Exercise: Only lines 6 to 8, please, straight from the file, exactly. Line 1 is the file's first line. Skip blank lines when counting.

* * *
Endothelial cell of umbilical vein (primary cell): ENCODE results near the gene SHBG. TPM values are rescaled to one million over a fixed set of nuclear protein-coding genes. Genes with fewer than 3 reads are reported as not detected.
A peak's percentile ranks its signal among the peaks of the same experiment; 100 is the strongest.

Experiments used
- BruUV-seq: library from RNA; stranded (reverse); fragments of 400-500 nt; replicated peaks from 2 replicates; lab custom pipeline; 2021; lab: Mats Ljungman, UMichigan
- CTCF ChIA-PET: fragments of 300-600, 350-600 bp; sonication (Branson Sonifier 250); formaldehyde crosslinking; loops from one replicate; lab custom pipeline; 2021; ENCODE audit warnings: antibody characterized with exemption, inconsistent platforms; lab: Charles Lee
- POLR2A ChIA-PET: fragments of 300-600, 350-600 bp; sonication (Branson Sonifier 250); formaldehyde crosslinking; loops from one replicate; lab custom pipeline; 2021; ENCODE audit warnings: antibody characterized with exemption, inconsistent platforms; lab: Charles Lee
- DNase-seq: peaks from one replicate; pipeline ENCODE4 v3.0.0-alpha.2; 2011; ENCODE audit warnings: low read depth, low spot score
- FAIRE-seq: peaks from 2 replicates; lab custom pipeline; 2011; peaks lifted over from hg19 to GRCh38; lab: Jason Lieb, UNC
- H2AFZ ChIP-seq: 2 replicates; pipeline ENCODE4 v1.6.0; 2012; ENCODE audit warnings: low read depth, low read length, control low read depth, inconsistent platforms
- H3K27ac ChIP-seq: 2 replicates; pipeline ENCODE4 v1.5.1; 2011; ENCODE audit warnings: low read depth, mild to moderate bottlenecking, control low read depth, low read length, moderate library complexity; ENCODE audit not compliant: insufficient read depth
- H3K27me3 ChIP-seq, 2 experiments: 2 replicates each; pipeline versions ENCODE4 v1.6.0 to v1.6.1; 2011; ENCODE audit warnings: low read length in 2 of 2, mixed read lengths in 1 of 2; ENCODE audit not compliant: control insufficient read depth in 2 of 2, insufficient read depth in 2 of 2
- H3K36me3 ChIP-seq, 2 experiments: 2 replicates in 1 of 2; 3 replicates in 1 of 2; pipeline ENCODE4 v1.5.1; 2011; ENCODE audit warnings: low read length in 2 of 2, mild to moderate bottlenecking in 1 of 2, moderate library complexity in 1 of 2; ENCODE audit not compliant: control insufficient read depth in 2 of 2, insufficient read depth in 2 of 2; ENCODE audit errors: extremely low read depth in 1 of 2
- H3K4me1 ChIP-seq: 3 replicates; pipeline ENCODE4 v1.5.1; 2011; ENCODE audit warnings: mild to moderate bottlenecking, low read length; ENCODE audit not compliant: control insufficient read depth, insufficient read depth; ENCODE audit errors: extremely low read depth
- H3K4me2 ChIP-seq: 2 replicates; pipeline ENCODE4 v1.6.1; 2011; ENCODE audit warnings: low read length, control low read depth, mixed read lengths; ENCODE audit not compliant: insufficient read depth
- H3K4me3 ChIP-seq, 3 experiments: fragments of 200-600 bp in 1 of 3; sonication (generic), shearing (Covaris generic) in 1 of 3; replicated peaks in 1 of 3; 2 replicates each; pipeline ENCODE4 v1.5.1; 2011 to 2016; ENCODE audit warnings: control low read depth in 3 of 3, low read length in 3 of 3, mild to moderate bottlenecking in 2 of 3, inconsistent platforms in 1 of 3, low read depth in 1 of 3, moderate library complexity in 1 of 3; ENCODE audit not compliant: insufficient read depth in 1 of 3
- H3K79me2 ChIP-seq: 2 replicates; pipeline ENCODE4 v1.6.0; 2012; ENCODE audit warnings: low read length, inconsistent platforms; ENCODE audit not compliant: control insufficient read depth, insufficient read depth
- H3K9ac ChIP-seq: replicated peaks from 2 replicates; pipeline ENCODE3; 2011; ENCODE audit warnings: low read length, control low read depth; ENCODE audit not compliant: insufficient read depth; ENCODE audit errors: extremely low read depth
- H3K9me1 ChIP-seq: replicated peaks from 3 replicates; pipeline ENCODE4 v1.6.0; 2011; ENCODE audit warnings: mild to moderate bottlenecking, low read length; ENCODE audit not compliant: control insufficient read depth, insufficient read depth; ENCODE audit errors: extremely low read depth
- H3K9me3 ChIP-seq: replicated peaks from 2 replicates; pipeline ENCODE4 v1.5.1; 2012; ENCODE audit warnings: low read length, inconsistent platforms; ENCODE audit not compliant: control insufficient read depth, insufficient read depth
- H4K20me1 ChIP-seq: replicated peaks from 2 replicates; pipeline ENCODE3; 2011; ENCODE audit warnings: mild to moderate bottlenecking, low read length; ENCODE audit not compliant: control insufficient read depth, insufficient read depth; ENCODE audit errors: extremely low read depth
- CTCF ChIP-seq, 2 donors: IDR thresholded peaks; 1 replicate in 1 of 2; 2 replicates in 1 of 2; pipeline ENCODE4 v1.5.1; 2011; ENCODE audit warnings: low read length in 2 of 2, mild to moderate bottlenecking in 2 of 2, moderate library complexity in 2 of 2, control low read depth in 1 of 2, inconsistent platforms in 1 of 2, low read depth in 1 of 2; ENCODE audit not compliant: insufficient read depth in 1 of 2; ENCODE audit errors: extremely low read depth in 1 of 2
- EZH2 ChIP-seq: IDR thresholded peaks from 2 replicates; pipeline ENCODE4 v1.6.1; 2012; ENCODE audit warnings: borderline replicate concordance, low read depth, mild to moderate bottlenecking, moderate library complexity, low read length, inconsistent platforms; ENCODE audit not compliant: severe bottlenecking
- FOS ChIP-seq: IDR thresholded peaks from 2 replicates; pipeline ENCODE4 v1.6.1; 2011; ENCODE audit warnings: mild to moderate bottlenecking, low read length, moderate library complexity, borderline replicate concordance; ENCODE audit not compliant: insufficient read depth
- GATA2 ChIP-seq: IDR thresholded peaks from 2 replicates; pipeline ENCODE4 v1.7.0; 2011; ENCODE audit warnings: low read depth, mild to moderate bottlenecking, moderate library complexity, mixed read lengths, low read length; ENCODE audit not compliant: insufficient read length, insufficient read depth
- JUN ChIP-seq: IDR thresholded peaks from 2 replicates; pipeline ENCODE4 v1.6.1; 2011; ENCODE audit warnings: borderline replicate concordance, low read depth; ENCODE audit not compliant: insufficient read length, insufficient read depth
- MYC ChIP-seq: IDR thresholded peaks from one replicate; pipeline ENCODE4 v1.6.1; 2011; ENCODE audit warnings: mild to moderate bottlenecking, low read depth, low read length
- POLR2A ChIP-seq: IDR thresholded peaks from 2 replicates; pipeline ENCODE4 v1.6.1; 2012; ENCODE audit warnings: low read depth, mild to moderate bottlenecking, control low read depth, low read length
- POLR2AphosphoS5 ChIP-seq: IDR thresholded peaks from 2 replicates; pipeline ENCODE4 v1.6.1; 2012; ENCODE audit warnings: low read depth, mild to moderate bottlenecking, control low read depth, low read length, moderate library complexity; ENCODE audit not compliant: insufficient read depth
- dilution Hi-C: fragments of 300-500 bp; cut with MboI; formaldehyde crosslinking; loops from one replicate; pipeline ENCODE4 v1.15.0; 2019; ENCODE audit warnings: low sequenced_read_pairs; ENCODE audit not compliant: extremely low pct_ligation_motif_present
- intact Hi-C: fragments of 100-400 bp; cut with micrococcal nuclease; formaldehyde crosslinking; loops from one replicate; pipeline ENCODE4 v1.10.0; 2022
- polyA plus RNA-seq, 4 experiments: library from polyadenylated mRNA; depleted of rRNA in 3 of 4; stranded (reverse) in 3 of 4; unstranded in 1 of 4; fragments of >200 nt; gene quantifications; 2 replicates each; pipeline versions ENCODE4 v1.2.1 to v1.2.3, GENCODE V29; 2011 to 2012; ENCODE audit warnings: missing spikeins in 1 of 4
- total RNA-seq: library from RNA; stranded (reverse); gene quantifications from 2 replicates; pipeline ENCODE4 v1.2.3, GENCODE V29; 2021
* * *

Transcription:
- POLR2A ChIA-PET: fragments of 300-600, 350-600 bp; sonication (Branson Sonifier 250); formaldehyde crosslinking; loops from one replicate; lab custom pipeline; 2021; ENCODE audit warnings: antibody characterized with exemption, inconsistent platforms; lab: Charles Lee
- DNase-seq: peaks from one replicate; pipeline ENCODE4 v3.0.0-alpha.2; 2011; ENCODE audit warnings: low read depth, low spot score
- FAIRE-seq: peaks from 2 replicates; lab custom pipeline; 2011; peaks lifted over from hg19 to GRCh38; lab: Jason Lieb, UNC